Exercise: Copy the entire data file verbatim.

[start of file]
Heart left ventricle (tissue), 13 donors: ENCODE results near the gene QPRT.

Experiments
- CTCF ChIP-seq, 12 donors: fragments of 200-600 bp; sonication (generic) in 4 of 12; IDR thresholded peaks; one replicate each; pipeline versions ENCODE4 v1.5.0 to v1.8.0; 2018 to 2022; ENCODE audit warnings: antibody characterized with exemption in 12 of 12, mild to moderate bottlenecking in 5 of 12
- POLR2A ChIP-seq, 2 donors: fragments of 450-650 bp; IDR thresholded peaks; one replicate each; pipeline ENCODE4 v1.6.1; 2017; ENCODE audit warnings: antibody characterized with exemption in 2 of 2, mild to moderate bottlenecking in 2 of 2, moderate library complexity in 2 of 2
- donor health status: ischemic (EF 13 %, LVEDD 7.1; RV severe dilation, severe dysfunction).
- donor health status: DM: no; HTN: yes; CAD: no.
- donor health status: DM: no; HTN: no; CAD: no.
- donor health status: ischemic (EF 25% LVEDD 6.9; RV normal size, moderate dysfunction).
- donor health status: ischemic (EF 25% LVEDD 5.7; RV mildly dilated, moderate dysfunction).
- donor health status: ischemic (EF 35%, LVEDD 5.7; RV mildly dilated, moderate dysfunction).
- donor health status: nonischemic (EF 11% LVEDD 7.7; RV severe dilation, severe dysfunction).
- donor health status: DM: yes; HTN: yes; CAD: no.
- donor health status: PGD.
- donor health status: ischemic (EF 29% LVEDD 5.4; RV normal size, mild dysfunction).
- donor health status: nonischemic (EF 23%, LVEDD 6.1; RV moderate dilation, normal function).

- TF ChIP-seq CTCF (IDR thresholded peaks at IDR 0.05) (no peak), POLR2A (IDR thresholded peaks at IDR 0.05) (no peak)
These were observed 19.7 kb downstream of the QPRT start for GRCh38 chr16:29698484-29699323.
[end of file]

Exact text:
Heart left ventricle (tissue), 13 donors: ENCODE results near the gene QPRT.

Experiments
- CTCF ChIP-seq, 12 donors: fragments of 200-600 bp; sonication (generic) in 4 of 12; IDR thresholded peaks; one replicate each; pipeline versions ENCODE4 v1.5.0 to v1.8.0; 2018 to 2022; ENCODE audit warnings: antibody characterized with exemption in 12 of 12, mild to moderate bottlenecking in 5 of 12
- POLR2A ChIP-seq, 2 donors: fragments of 450-650 bp; IDR thresholded peaks; one replicate each; pipeline ENCODE4 v1.6.1; 2017; ENCODE audit warnings: antibody characterized with exemption in 2 of 2, mild to moderate bottlenecking in 2 of 2, moderate library complexity in 2 of 2
- donor health status: ischemic (EF 13 %, LVEDD 7.1; RV severe dilation, severe dysfunction).
- donor health status: DM: no; HTN: yes; CAD: no.
- donor health status: DM: no; HTN: no; CAD: no.
- donor health status: ischemic (EF 25% LVEDD 6.9; RV normal size, moderate dysfunction).
- donor health status: ischemic (EF 25% LVEDD 5.7; RV mildly dilated, moderate dysfunction).
- donor health status: ischemic (EF 35%, LVEDD 5.7; RV mildly dilated, moderate dysfunction).
- donor health status: nonischemic (EF 11% LVEDD 7.7; RV severe dilation, severe dysfunction).
- donor health status: DM: yes; HTN: yes; CAD: no.
- donor health status: PGD.
- donor health status: ischemic (EF 29% LVEDD 5.4; RV normal size, mild dysfunction).
- donor health status: nonischemic (EF 23%, LVEDD 6.1; RV moderate dilation, normal function).

- TF ChIP-seq CTCF (IDR thresholded peaks at IDR 0.05) (no peak), POLR2A (IDR thresholded peaks at IDR 0.05) (no peak)
These were observed 19.7 kb downstream of the QPRT start for GRCh38 chr16:29698484-29699323.